Let us pray for all who suffer and are afflicted in body or in mind;
For the hungry and the homeless, the destitute and the oppressed
For the sick, the wounded, and the crippled
For those in loneliness, fear, and anguish
For those who face temptation, doubt, and despair
For the sorrowful and bereaved
For prisoners and captives, and those in mortal danger
That God in his mercy will comfort and relieve them, and grant them the knowledge of his
love, and stir up in us the will and patience to minister to their needs.
Gracious God, the comfort of all who sorrow, the strength of all who suffer: Let the cry of
those in misery and need come to you, that they may find your mercy present with them in all their afflictions; and give us, we pray, the strength to serve them for the sake of him who suffered for us, your Son Jesus Christ our Lord. Amen.
--Book of Common Prayer
I am just about to finish an annual 40-mile ultramarathon. It was originally for runners and walkers but has become more of a bicycle rally. I have biked it a couple times but this year simply drove along a parallel route, parked near the six checkpoints and walked across the timing mats. The event is loosely refereed. The challenge I set for myself this year was to keep from drinking for the whole length of the course except at the aid stations next to each mat. At mile 39, I got the urge to run again. And that’s what I am doing now. My stride is lengthening. I’m pushing myself and want to push even harder to enhance my sense of oneness with those who ran the whole way. Maybe next year I will bike the whole course again. Maybe even train so that I can run it or at least walk it. I see the finish line! I’m going to sprint until I cross.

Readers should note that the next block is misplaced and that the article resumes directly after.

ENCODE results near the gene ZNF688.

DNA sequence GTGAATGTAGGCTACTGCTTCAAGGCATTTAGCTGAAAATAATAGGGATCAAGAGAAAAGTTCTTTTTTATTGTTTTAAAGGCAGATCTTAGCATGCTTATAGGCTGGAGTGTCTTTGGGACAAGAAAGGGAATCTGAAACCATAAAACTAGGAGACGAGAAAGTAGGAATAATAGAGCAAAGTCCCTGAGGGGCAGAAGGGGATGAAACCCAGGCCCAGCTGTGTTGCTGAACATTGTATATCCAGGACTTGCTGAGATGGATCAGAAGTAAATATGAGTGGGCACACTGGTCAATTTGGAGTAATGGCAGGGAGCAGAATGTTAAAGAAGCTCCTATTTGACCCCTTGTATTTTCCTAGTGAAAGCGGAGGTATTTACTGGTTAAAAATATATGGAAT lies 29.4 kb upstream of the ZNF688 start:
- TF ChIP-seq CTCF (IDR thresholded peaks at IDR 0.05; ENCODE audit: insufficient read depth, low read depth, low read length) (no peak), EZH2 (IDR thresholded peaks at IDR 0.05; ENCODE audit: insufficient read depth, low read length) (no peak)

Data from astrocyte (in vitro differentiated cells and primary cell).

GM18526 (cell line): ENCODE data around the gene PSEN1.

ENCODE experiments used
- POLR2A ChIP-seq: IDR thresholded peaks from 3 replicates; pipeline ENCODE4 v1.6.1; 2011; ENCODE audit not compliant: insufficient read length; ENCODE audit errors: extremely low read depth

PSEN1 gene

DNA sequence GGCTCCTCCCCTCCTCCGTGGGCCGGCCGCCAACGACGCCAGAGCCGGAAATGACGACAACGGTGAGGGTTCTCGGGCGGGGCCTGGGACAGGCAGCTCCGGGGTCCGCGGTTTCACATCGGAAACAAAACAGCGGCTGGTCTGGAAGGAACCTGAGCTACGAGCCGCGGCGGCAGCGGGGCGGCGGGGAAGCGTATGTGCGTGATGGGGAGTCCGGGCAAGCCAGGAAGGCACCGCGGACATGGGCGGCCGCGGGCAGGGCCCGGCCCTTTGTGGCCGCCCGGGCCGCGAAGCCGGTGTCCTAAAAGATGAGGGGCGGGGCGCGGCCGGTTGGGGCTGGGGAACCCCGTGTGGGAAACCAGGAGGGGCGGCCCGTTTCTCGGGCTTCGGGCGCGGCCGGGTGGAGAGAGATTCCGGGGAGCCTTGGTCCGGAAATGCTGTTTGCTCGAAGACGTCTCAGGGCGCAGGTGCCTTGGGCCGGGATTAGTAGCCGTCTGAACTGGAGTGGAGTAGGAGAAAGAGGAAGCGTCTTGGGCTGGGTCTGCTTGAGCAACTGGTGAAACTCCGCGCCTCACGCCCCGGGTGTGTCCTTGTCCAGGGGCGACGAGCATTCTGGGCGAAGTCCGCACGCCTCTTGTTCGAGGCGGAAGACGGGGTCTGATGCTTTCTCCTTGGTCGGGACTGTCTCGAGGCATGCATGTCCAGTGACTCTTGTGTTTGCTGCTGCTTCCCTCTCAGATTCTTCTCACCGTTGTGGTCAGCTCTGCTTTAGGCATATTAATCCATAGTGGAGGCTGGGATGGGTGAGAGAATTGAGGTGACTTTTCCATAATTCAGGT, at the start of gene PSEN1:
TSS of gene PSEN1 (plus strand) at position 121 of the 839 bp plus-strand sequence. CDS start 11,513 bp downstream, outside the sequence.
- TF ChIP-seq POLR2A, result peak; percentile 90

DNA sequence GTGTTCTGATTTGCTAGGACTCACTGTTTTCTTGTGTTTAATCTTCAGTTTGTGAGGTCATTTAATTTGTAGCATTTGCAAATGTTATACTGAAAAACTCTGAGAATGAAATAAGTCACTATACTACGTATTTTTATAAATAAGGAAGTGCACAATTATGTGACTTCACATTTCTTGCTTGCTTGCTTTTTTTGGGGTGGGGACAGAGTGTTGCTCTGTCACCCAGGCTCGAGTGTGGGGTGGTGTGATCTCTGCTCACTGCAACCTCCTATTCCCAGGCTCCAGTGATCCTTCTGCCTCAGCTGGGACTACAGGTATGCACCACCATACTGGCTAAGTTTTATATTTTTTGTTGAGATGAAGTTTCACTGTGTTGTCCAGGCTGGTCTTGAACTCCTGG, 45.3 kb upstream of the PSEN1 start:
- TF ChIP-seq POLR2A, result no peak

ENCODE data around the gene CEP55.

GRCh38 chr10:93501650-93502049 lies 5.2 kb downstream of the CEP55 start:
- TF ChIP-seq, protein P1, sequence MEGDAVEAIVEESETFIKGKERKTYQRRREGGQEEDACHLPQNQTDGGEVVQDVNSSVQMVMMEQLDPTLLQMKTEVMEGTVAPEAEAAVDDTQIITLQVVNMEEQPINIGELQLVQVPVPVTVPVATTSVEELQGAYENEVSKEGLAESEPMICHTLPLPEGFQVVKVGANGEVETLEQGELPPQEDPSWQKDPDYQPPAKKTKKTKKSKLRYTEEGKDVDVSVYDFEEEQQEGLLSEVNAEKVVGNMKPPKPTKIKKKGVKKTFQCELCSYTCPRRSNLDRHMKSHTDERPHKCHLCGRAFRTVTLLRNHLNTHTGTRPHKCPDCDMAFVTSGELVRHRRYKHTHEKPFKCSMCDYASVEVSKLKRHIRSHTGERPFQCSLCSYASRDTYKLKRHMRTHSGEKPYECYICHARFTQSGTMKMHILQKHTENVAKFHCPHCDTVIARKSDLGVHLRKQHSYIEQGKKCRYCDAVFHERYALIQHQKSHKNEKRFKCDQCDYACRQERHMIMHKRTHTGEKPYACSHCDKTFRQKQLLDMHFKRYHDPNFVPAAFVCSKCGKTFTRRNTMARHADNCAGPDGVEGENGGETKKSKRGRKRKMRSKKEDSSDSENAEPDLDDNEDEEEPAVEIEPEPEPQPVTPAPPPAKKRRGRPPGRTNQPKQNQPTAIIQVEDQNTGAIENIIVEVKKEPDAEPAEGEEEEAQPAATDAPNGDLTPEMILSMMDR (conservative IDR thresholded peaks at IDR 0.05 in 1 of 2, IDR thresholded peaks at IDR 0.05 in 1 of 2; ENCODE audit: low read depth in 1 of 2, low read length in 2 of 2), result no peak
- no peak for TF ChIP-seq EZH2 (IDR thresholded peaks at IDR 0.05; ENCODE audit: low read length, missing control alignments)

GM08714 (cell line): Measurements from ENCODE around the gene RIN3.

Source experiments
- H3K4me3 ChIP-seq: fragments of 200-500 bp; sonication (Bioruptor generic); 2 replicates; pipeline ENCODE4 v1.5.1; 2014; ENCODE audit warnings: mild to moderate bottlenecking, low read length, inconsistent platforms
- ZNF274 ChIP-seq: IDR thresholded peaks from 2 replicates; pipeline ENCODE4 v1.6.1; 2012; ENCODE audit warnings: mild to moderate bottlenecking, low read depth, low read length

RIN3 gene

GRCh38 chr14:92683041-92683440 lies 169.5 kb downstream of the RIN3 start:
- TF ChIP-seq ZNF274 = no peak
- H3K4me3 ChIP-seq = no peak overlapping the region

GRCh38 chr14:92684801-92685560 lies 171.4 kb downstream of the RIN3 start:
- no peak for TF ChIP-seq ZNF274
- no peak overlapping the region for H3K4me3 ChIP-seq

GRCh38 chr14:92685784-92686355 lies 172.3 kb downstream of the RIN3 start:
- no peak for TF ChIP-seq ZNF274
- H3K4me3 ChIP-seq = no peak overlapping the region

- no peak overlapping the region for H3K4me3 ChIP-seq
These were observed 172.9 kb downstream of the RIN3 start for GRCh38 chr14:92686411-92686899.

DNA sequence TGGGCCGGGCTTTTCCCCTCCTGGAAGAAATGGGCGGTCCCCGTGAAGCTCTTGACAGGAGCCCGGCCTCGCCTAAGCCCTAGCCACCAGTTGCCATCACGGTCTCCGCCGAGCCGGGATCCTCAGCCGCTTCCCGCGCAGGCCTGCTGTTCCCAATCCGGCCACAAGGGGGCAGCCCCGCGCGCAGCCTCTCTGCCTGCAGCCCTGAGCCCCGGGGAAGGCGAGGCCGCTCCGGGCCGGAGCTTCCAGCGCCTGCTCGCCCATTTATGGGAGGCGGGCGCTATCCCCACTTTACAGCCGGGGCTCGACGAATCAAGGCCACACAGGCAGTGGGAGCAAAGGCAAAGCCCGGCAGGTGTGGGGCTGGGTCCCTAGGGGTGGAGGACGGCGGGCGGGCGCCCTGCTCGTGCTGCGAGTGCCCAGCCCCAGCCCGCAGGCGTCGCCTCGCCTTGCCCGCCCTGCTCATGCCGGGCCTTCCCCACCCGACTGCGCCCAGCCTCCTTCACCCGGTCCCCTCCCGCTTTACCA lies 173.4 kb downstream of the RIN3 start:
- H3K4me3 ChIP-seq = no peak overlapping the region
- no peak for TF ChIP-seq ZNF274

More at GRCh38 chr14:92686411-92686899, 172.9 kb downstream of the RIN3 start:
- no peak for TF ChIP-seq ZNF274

The marathon is Lent. Driving a parallel route is cruising through Lent with token deprivation, superficial reflection, and more concern for comfort than compassion. Drinking at the aid stations is indulgence on Sundays, not counted as Lenten days. The urge to run, to join with others, is reflection on the above prayer that I read last night, Good Friday. Thoughts of exerting myself more next year are discontent with this year’s indiscipline, insensitivity, inaction. The finish line is Easter. I will celebrate it but probably not as wholeheartedly as those who have more attentively and appropriately participated in the Lenten season.
I hope that next year—or next week or today—when I pray that “God in his mercy will comfort and relieve” those who suffer, it can be with more of a sense that God-in-me—God-in-us--has comforted and given relief to those who suffer and that God-in-us will continue to do so.
Trails we follow,